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Advantages & Disadvantages of Standardized Tests


Standardized tests are those tests that are often used in the educational scenario.

These assessments are performed by educational experts and are utilized by many of the schools and colleges across the world for a plethora of reasons for various purposes.

The standardized tests were first introduced in the United States of America during the early parts of 20th century.

Standardized tests are mainly used to reiterate the fact that all children should become literates irrespective of caste, creed and religion.

Standardized Tests Advantages Disadvantages

Let us now look at the very definition of the standardized test.

What are Standardized Tests’?

These tests are a special type of tests that are widely practiced in the United States along with many countries in the world.

It is a state mandated examination which all of the students must take on a global platform.

They are mainly designed to assess the performance of the students in an assortment of subjects like English, Maths, and Biology and so on.

The intensity of the questions and the pattern of the question paper will be uniform throughout the world and only the language in which the exam is conducted varies.

Thus, the pressure of examination will be obviously higher amidst the parents, teachers and the students as the exam is answered on a global level.

So, the efficiency of this type of program has become a highly controversial topic in today’s education field. Let us now take a look at the demerits and benefits of standardized testing that are involved.

Pros and Cons of Standardized Tests: Pros of standardized tests Cons of standardized tests
1 Provides a practical solution to any problem Not parallel with the teaching skills
2 Totally unbiased Puts the teachers’ in a delicate position
3 Sets an insurmountable bar and an apt standard It will attract the rustication of students
4 Quantifiable results arises Considered as an inaccurate judgement
5 Computerized results For good grades, resort to cheaper methods of copying
6 Used for screening programs Not parallel with behaviours
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Benefits or Advantages of Standardized Tests:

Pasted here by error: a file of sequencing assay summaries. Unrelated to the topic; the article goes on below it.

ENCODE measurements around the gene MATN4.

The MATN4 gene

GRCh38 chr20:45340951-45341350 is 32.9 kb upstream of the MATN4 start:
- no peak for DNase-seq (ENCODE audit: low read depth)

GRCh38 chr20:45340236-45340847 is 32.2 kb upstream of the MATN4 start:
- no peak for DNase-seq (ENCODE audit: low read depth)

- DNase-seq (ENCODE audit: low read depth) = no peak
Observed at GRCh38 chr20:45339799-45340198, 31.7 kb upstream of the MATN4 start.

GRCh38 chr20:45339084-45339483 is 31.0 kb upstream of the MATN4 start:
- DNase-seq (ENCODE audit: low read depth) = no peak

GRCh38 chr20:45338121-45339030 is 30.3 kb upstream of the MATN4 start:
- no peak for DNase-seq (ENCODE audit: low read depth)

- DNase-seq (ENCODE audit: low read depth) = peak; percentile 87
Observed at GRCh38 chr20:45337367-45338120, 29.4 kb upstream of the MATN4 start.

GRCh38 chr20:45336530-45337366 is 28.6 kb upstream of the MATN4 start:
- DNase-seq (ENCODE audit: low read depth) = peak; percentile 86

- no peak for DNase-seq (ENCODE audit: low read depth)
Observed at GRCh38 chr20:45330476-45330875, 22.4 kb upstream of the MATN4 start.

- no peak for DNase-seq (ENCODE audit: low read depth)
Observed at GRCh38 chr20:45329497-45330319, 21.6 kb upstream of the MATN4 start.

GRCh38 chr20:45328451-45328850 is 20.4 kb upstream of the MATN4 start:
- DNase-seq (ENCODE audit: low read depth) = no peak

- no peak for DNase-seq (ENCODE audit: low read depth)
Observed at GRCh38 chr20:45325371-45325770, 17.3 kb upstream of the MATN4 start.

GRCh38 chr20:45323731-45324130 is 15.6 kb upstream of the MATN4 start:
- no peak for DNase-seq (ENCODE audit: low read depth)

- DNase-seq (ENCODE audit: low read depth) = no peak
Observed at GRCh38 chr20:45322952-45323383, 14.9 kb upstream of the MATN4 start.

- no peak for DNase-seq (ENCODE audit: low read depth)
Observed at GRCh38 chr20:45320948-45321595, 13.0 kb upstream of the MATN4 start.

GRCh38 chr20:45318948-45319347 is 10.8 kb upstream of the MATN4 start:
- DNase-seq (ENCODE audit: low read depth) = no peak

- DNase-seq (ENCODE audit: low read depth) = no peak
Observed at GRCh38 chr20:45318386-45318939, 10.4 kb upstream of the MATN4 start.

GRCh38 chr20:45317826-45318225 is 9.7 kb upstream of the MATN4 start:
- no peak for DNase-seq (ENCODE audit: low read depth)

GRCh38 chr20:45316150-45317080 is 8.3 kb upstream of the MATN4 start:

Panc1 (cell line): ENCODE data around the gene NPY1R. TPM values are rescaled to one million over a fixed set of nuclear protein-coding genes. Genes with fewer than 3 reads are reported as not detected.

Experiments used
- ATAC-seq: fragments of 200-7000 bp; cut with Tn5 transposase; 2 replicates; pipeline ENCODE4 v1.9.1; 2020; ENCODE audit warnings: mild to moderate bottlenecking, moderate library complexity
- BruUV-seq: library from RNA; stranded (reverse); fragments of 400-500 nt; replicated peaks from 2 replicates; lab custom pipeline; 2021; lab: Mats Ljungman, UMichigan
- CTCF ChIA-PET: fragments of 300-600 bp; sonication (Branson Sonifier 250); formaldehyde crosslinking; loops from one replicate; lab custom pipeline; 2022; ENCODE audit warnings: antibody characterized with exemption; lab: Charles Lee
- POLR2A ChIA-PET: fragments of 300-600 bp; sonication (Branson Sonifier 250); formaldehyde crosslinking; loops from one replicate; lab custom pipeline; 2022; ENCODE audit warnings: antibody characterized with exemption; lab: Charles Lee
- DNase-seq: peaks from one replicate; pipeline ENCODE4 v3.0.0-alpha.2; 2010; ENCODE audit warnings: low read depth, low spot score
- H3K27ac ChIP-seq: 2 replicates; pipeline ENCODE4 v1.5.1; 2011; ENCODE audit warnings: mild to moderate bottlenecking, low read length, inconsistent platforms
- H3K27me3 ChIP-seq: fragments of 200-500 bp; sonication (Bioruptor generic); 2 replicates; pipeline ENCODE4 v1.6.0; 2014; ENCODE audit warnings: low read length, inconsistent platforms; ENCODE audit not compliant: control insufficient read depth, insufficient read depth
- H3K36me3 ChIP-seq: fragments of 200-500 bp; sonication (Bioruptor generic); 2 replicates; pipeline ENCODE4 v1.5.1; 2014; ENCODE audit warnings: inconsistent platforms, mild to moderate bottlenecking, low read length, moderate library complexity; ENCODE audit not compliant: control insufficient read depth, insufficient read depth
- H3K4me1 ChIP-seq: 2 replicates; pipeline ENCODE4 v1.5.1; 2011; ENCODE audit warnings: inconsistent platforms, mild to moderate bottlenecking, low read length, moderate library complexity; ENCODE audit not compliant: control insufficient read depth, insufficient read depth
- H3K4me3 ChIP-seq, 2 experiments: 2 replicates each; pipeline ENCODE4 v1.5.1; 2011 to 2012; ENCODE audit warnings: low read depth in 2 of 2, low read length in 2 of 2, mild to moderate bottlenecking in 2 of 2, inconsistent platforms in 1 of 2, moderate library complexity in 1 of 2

1. It provides a practical solution to any problem:

Well…as the paper is a completely objective type of paper with only encompassing multiple choice questions, even a small child knows that he/she has to tick any one of the boxes provided there under a question.

So, it is easy to think of a logical or a practically plausible solution out of the options given, if the question appears tougher, which saves a lot of time, instead of banging the head to decode the question and then find an answer.

This also indirectly enhances the logical reasoning ability of the student.

2. It is totally unbiased:

As the questions are fairly objective type of questions, by answering these kinds of questions, it can be ensured that everyone has a fair choice and these are unlike the normal subjective tests that are conducted in schools and based on the performance the students are graded.

These normal tests have a fair share of bias, which arises due to a number of different reasons which by itself is a completely different topic.

3. Sets an insurmountable bar and an apt standard for the students:

When competing on a global level, obviously the students start preparing themselves for an arduous journey.

Naturally, a huge amount of studies and background research is done for each subject and thus a vast amount of knowledge coupled with a strong foundation is gained for each and every child with which strict standards of correction and evaluation arise.